Ever since the abandonment of core curricula in higher education, academic standards have slipped or ceased to exist completely in many institutions. The embrace of a more “free” and unstructured approach to education has led schools to offer the most absurd and inane courses for basic requirements.
The American Council of Trustees and Alumni recently compiled a list of the “goofy, lame and lightweight” courses of the 2013–2014 academic year, offered to freshmen across the country to fulfill university requirements.
Below are some of the choicest selections American academics have to offer:
FSEM 136: Sexyback: Sex and Text in the U.S.
Not only does this course allow students to ask “how [we can] account for the attraction and repulsion that sex talk holds for us,” as a “writing-intensive course” it satisfies Hobart & William Smith University’s first-year seminar requirement.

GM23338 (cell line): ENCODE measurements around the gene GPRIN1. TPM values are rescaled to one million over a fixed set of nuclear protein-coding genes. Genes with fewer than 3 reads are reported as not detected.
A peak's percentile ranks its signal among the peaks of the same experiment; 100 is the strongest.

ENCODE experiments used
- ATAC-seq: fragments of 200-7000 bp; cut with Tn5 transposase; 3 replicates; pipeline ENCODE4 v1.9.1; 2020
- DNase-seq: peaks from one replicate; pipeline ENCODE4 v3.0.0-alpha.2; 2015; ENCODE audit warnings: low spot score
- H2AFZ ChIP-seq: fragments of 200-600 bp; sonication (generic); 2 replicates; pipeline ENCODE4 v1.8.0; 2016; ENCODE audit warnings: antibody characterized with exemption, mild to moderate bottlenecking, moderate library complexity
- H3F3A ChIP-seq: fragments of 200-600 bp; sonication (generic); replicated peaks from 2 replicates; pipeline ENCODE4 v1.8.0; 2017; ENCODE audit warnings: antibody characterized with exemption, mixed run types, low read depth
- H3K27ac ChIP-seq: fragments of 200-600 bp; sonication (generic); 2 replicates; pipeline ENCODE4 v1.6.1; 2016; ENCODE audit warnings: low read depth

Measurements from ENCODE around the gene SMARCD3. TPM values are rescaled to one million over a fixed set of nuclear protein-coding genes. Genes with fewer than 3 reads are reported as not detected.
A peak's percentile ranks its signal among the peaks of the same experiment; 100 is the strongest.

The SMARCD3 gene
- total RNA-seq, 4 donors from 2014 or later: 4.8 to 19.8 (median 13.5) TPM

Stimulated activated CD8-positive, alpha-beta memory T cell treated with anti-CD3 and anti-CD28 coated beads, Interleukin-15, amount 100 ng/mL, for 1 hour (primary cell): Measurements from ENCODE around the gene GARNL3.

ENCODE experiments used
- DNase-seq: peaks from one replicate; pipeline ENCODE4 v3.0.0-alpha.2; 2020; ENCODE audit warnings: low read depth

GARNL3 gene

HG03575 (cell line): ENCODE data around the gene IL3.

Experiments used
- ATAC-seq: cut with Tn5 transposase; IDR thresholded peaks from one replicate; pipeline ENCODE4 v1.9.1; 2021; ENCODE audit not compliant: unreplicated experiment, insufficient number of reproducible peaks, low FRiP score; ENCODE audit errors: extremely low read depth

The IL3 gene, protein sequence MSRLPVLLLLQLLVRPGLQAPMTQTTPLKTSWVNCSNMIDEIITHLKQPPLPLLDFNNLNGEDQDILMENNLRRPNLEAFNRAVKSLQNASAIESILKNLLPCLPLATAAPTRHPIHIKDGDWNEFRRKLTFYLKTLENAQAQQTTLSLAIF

THTR 124: Introduction to Gay Plays
Though the course description does not make clear whether the plays were written by gay writers or about gay subjects, the content of the course matters less than the fact that THTR 124 fulfills University of Nevada–Las Vegas’s “multicultural requirement.” With so many students nowadays graduating jobless and unable to read and write at their grade level, thank goodness there exists a multicultural requirement.
HIST 126a: Early Modern Europe (1500-1700)
At first glance, this class seems a completely reasonable and even worthwhile course for any college student to take. However, at Brandeis University, this history course fulfills the quantitative reasoning requirement. History may be difficult, but it’s not quantitative.
CURRIC 211: Videogames & Learning
To fulfill the communications requirement at University of Wisconsin–Madison, it seems students need only study what occupies most of their time outside of class.
TSEM 102: Let’s Go to the Mall–The Culture and History of Shopping in America
In order to fulfill Towson University’s Towson Seminar requirement, all students need to do is know a bit about shopping. This course examines the “history and culture of shopping in American from 1600” in an interdisciplinary fashion.
Some things only make sense in college.